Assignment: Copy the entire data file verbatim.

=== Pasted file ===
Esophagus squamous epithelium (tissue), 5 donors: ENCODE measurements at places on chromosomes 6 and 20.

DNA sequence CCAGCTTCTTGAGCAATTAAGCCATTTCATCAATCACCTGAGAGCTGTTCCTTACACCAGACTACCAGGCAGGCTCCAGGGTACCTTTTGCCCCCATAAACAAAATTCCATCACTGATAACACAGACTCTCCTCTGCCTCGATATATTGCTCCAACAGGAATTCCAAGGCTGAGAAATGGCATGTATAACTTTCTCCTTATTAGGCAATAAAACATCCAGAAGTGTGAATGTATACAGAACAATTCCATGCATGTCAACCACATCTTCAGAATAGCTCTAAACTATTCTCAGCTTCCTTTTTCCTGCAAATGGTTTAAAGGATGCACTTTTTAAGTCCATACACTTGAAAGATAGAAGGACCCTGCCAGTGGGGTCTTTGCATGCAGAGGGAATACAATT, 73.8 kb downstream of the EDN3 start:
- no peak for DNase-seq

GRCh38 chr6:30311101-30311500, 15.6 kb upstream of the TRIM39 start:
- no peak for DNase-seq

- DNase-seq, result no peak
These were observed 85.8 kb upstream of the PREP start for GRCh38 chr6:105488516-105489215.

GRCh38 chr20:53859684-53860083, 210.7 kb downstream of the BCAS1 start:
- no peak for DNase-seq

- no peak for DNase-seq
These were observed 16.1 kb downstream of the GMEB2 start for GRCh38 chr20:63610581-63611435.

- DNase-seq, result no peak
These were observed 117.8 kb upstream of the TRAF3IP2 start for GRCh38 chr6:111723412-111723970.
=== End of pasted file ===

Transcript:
Esophagus squamous epithelium (tissue), 5 donors: ENCODE measurements at places on chromosomes 6 and 20.

DNA sequence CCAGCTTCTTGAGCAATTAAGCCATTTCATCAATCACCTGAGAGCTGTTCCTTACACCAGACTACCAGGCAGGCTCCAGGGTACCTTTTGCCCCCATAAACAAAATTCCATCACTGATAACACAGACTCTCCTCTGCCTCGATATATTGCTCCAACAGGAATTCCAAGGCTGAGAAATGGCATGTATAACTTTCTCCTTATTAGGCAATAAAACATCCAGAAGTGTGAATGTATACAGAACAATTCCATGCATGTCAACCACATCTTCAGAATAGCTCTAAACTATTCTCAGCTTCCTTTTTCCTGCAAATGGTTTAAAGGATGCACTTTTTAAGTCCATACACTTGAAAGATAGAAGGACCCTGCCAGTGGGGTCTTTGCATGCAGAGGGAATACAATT, 73.8 kb downstream of the EDN3 start:
- no peak for DNase-seq

GRCh38 chr6:30311101-30311500, 15.6 kb upstream of the TRIM39 start:
- no peak for DNase-seq

- DNase-seq, result no peak
These were observed 85.8 kb upstream of the PREP start for GRCh38 chr6:105488516-105489215.

GRCh38 chr20:53859684-53860083, 210.7 kb downstream of the BCAS1 start:
- no peak for DNase-seq

- no peak for DNase-seq
These were observed 16.1 kb downstream of the GMEB2 start for GRCh38 chr20:63610581-63611435.

- DNase-seq, result no peak
These were observed 117.8 kb upstream of the TRAF3IP2 start for GRCh38 chr6:111723412-111723970.